In the 2020 cycle, Pfizer’s funding for political candidates was higher than any other pharmaceutical company, totaling about $ 3.5 million, with the bulk going to Democrats. Joe Biden received 351,000; Donald Trump is only 3 103,000.

Unlike Moderna, Sanofi, Novavax, and Johnson & Johnson, who received billions of dollars in US support, Pfizer did not seek government funding to develop its vaccine, saying it would operate independently.

The German government has benefited from the $ 445 million it has given to Pfizer partner BioNTech to develop the vaccine. And, finally, according to a new book by former health and human services officer Paul Mango, Pfizer relied heavily on logistical support from the U.S. government.

In 2021, Pfizer recorded revenue of US $ 7.8 billion for its covid vaccine. The government has the option to purchase a dose of 1.6 billion Pfizer vaccines and has so far purchased 900 million, of which 500 million have been donated at a non-profit price. Poor country.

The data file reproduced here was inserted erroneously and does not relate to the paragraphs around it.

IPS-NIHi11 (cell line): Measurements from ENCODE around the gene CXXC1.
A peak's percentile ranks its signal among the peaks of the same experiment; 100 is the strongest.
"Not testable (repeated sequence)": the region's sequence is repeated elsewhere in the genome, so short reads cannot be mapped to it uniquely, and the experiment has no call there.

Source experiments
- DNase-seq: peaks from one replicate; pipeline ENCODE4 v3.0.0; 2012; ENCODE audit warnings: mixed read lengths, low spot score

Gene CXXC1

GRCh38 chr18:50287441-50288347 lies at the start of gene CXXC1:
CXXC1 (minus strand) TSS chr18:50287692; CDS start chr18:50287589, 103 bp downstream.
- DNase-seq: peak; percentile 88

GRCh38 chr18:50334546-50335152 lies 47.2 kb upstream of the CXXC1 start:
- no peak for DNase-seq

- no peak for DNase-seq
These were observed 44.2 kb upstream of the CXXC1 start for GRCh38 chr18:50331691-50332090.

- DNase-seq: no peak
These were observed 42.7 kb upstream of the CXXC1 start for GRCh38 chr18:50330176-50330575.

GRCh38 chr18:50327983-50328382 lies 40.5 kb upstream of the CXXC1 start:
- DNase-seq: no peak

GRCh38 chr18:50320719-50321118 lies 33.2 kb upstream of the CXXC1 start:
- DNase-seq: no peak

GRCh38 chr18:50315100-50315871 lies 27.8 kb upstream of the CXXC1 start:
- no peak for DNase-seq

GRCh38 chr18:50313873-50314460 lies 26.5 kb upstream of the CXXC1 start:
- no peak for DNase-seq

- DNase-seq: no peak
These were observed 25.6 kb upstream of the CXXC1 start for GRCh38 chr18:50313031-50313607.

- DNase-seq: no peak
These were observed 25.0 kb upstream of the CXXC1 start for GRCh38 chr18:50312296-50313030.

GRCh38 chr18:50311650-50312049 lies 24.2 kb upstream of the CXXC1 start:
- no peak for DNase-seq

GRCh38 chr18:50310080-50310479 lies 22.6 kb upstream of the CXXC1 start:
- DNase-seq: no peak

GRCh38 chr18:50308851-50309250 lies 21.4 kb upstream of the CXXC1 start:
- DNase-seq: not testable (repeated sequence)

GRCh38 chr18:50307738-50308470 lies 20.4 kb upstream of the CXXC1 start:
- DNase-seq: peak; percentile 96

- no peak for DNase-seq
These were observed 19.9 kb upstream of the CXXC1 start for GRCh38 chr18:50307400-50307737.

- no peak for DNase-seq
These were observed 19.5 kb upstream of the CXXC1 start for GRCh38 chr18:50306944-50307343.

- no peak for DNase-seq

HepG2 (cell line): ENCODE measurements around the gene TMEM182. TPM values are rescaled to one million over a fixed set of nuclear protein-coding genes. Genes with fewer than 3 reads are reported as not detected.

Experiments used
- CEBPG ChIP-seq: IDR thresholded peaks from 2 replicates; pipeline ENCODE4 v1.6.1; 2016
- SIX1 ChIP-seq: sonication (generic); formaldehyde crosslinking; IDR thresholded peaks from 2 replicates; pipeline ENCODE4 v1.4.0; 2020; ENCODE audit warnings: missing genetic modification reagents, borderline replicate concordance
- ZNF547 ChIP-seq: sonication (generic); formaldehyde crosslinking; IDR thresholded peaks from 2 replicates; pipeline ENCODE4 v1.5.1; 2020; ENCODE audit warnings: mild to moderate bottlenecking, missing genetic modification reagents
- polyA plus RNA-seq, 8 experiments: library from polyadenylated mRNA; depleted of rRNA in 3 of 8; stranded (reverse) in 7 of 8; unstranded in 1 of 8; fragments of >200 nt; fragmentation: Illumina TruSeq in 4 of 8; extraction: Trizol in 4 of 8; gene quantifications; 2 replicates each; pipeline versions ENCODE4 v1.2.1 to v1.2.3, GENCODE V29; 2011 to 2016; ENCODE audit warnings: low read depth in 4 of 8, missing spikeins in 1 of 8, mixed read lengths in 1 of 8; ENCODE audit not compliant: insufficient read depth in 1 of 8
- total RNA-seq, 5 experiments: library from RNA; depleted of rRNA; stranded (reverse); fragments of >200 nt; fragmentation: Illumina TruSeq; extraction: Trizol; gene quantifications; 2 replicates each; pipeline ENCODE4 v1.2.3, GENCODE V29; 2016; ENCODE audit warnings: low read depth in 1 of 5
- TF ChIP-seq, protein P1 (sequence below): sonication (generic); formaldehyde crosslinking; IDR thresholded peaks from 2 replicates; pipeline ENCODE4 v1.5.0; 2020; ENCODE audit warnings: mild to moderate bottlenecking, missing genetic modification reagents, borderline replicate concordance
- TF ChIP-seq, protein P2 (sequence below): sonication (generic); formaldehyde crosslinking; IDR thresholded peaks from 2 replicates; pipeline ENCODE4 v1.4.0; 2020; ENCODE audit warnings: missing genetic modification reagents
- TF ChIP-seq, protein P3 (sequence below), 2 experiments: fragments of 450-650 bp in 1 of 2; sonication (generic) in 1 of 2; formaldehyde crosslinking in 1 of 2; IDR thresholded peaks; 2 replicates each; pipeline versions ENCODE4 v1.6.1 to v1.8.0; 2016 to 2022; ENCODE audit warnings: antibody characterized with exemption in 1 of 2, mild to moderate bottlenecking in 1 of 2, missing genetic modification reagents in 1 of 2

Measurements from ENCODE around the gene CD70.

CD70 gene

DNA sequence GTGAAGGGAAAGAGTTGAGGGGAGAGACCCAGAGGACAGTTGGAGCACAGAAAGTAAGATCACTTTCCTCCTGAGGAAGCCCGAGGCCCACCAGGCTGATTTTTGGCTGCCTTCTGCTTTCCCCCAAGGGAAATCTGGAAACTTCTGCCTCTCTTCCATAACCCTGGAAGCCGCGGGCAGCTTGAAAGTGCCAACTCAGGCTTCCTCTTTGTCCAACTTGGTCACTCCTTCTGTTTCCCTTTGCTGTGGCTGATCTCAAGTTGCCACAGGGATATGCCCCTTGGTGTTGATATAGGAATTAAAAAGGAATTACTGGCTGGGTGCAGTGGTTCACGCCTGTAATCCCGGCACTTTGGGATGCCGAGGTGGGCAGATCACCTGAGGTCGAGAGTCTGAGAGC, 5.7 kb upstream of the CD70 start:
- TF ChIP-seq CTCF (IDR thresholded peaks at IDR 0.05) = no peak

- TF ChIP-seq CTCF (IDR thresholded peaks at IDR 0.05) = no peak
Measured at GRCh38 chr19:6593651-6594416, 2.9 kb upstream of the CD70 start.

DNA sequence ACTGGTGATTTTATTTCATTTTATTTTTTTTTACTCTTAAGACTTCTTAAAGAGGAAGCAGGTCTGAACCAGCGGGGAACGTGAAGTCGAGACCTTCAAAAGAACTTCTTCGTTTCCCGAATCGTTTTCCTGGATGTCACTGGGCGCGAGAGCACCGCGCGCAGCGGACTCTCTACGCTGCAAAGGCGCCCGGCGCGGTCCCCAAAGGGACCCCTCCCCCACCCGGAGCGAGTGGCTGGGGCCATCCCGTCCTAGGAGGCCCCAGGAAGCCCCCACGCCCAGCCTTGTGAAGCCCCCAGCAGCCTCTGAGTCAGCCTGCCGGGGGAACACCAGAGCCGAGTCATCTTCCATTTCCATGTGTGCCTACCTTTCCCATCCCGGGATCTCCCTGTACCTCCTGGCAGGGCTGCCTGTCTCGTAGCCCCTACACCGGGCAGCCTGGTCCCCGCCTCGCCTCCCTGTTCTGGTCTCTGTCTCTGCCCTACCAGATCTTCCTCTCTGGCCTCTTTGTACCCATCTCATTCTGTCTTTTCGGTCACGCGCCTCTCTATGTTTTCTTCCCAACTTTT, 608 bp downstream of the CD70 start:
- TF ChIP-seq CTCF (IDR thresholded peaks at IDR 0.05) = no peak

Pfizer’s terms in the agreement exclude many taxpayer protections. They deny the government any intellectual property rights and say federal spending does not play a role in the development of the vaccine – although National Institute of Health scientists have discovered a key feature of the Pfizer vaccine, says Robin Feldman, a patent law expert at the University of California.

“The deal could set a precedent,” where another company could argue, citing Pfizer’s agreement, that the government had surrendered any rights to an innovation, he said.

The government has agreed to buy about 20 million five-day courses from Paxlovid for $ 530 each.

Prices for covid drugs and vaccines will rise once the epidemic is over, Borla said at an event in January, “to reflect sophisticated technology.”

Pfizer spokesman Sharon Castillo declined to answer specific questions about Pfizer’s impact on epidemic policy. He said in a statement: “Since day 1 of this epidemic, we have been laser-focused on working collaboratively with all relevant stakeholders to bring two medical successes to the world. We relied on efficiency and production efficiency. “

There is no question that the company has torn up a scientific home run to respond quickly to the medical needs caused by the epidemic. It uses artificial intelligence to track the spread of the virus and finds the best place to recruit volunteers for its vaccine trials and deploys rapid drug-screening tools to develop Paxlovid.